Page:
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Re: fill and stroke properties with CSS <image> values

From: Tab Atkins Jr. <jackalmage@gmail.com>
Date: Thu, 23 Jan 2014 07:31:36 -0800
Message-ID: <CAAWBYDDoB=WXFkzXNia20No03ZdyVjtDiSQs9zu5kkvm7YSs1g@mail.gmail.com>
To: Erik Dahlström <ed@opera.com>
Cc: Jeremie Patonnier <jeremie.patonnier@gmail.com>, Dirk Schulze <dschulze@adobe.com>, www-svg <www-svg@w3.org>, public-fx <public-fx@w3.org>
On Thu, Jan 23, 2014 at 4:02 AM, Erik Dahlström <ed@opera.com> wrote:
> On Thu, 23 Jan 2014 11:45:03 +0100, Jeremie Patonnier
> <jeremie.patonnier@gmail.com> wrote:
>> 2014/1/23 Erik Dahlström <ed@opera.com>
>>
>>> I'm wondering how much of a need there really is to have the fallback
>>> color in the first place, maybe this is something we should revisit?
>>>
>>
>> Let's imagine the following use case:
>>
>>    1. You have an SVG image with a white background
>>    2. I have a rect fill with a dark image (fill: url("stuff.png"))
>>    3. I write some text on top of the rect which color is white
>>    4. If for some reason the image is not loading, the text become not
>>
>>    visible (white text on a white background)
>>
>> Having a fallback color (let's say black) is a safety for such cases.
>
> My next sentence was: "There might be a better alternative".
>
> In other words, what if there was another way to address this use-case? Why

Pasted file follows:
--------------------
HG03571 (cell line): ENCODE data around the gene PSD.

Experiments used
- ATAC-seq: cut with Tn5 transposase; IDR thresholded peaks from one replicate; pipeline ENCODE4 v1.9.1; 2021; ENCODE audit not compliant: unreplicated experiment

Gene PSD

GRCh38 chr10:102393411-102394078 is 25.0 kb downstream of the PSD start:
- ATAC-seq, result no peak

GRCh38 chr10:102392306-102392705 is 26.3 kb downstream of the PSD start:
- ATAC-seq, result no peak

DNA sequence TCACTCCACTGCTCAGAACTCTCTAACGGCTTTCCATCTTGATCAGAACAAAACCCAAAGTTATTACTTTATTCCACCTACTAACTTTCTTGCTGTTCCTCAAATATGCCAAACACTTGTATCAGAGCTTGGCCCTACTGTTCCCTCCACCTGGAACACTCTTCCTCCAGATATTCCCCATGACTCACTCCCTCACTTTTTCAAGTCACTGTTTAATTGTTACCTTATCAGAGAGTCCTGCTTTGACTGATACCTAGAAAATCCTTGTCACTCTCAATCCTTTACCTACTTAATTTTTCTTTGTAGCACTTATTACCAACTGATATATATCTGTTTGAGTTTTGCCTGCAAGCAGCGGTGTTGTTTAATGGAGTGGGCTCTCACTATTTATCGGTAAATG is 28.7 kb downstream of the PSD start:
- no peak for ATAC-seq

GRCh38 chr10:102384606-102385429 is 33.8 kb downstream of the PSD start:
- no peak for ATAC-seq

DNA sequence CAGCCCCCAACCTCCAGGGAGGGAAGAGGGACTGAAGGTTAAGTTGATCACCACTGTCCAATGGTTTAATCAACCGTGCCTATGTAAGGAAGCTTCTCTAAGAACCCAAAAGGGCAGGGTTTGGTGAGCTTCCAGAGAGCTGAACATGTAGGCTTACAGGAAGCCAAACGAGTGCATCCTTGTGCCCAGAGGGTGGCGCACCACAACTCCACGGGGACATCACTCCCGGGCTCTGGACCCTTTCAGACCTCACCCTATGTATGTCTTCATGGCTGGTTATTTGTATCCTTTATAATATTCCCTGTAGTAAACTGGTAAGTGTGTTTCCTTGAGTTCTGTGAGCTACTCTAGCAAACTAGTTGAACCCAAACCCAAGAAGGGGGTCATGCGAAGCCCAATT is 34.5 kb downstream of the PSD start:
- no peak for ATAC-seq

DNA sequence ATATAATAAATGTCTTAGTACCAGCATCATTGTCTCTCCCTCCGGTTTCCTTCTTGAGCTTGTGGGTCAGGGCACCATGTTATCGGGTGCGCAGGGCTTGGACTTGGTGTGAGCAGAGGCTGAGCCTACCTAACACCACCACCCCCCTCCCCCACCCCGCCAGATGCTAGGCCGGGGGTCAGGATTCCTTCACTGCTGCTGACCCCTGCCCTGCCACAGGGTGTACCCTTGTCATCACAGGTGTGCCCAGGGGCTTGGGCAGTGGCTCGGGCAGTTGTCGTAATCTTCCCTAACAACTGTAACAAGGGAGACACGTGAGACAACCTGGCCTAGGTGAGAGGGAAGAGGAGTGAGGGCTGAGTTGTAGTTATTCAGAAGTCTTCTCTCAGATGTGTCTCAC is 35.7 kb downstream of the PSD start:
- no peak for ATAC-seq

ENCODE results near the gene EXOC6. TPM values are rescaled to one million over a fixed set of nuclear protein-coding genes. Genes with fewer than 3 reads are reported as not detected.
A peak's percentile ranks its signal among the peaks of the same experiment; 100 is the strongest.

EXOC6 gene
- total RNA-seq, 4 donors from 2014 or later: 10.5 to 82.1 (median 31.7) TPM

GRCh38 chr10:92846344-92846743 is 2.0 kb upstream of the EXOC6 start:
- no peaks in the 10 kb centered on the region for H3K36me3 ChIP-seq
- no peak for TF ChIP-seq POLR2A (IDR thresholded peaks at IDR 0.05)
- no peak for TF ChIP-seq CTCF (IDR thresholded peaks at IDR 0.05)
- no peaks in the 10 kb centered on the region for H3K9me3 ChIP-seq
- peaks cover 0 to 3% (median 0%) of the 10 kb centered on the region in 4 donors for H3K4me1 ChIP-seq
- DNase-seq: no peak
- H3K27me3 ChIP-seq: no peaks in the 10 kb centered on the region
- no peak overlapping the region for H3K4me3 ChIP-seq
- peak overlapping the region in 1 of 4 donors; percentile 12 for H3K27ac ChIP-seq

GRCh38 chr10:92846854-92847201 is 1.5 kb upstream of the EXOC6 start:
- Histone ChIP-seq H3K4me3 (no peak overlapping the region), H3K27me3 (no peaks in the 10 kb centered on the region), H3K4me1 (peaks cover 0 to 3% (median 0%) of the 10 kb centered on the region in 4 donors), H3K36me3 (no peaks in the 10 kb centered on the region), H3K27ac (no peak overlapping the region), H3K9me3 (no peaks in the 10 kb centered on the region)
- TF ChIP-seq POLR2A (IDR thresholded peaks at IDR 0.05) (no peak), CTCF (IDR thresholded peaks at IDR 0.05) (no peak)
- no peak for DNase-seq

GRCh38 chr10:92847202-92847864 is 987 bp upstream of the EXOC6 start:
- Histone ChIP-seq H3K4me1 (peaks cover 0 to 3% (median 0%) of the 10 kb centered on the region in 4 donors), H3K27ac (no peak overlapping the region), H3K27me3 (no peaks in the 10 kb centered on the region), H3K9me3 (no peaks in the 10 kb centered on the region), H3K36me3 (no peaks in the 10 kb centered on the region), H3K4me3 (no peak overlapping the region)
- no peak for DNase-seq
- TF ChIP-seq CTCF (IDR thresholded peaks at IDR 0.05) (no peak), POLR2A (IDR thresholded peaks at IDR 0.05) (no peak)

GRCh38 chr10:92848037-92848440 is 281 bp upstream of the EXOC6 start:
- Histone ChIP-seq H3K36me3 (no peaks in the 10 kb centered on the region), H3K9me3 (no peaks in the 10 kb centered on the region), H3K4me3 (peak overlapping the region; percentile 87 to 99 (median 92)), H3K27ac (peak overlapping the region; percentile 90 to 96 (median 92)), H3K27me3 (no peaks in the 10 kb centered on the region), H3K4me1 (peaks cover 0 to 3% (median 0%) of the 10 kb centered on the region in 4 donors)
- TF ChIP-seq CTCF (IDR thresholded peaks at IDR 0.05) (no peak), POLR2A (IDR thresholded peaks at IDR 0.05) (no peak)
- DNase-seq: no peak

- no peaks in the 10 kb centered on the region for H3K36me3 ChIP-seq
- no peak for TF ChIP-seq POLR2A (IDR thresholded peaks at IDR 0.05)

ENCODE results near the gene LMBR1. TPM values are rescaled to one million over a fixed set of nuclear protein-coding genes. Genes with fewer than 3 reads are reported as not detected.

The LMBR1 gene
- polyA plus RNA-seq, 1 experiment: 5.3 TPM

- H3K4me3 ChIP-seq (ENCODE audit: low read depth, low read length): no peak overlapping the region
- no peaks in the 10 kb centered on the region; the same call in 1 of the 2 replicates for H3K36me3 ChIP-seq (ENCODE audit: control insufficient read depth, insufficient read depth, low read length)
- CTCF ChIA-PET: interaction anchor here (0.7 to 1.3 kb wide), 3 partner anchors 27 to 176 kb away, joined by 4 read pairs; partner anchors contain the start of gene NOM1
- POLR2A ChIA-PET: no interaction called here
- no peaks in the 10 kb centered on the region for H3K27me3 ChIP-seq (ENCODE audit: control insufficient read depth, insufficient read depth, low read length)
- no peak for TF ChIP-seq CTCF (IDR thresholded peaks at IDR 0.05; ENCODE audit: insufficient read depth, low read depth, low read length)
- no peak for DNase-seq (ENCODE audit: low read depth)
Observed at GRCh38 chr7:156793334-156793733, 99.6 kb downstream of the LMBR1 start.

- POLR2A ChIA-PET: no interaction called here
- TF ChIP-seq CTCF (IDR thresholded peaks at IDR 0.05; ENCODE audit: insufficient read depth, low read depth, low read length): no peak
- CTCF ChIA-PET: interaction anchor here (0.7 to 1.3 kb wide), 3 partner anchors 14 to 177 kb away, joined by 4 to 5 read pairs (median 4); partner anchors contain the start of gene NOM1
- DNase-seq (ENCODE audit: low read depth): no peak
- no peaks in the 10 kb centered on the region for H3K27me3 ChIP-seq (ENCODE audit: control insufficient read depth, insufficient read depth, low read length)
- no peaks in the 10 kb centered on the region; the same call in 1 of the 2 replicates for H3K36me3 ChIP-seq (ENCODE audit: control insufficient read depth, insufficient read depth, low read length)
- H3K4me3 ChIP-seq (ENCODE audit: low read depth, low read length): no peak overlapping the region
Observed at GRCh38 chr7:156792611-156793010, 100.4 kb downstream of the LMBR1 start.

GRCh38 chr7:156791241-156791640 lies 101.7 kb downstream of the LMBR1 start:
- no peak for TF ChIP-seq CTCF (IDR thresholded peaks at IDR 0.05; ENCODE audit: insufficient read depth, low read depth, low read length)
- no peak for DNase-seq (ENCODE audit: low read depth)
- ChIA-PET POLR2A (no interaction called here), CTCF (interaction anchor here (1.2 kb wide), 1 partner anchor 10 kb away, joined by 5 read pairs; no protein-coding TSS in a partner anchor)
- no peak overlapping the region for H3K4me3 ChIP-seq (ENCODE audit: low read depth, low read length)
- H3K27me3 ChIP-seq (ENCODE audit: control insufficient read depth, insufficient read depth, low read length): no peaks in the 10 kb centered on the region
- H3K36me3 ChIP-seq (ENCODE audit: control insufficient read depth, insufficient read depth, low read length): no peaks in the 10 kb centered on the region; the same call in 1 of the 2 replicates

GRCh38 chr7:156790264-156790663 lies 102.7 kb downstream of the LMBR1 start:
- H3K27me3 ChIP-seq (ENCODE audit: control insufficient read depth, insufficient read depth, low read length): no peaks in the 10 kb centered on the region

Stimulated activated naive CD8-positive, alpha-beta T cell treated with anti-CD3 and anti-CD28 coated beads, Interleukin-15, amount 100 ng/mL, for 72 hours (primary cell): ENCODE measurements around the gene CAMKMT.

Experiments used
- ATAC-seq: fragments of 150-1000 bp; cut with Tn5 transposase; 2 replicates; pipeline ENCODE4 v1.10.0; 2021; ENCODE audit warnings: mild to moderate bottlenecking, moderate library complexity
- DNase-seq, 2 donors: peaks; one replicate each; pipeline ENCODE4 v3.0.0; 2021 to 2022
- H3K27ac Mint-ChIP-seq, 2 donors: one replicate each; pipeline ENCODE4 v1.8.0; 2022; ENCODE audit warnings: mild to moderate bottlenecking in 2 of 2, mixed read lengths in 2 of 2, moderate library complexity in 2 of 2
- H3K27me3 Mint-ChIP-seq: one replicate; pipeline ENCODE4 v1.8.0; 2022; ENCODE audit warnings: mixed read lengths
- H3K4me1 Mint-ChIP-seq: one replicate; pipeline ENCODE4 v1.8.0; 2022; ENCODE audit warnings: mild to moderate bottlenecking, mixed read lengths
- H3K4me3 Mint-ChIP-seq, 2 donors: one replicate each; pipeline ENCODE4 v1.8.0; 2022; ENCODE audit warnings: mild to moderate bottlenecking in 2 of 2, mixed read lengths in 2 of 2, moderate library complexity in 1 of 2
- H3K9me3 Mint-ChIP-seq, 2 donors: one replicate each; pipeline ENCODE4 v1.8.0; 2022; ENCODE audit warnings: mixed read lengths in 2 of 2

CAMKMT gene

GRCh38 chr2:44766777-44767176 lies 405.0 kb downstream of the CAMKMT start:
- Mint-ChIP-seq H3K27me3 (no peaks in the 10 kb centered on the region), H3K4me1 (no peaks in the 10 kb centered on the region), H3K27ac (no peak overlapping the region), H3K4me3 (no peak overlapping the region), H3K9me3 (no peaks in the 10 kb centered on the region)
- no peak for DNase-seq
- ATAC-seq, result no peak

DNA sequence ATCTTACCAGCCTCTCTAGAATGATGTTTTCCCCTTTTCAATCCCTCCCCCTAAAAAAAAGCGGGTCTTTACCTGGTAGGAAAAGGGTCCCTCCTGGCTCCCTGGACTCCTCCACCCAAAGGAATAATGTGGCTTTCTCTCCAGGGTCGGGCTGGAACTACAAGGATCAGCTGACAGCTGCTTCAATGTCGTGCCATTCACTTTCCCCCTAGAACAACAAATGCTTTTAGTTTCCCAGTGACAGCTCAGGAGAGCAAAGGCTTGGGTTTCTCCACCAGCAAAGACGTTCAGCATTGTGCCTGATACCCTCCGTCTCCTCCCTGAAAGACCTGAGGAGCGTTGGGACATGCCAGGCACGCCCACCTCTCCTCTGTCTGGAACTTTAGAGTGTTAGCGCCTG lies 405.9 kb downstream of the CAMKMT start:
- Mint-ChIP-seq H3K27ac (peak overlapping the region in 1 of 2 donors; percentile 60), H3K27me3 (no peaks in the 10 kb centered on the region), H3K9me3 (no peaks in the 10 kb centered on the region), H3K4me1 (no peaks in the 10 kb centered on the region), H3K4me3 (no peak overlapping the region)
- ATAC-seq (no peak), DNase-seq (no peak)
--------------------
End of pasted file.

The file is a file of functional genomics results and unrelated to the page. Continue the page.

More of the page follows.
> would it necessarily have to use the current syntax?

There is - the image() function allows precisely this in CSS, and
more.  You feed it a comma-separated list of image urls, with an
optional color at the end, and it uses the first one it can
successfully load and parse.  No grammar issues, and even greater
power.

So Jeremie's example is just "fill: image("dark.png", black);".  This
exact use-case is documented in the spec as Example 5:
<http://dev.w3.org/csswg/css-images/#image-fallbacks>.


>> Another case is if you want to have an image that fade to a colored
>> background. In such case, it's better to fill with an image as small as
>> possible and fill the blank with the appropriate color instead of having a
>> large image mostly full of a plain color. This is more efficient in term
>> of
>> network performance (we load a smaller resource) and rendering performance
>> (the color can be paint immediately, even if the image take some time to
>> load).
>
> I don't understand the point you're trying to make, why wouldn't this also
> be true for an alternative?
>
> Multiple paints, e.g "fill: url(foo), url(bar)", is in the SVG2 spec already
> (currently just as an example, the <paint> grammar doesn't yet cover this),
> but the WG has resolved to have this feature[1]. I guess it still remains to
> be decided, but I would not expect rendering to stall just because all of
> the paints weren't fully loaded. Draw what there is, and update as needed.

Yes, multiple paints are a completely different issue from the
fallback color thing we're discussing.

~TJ
Received on Thursday, 23 January 2014 15:32:23 UTC

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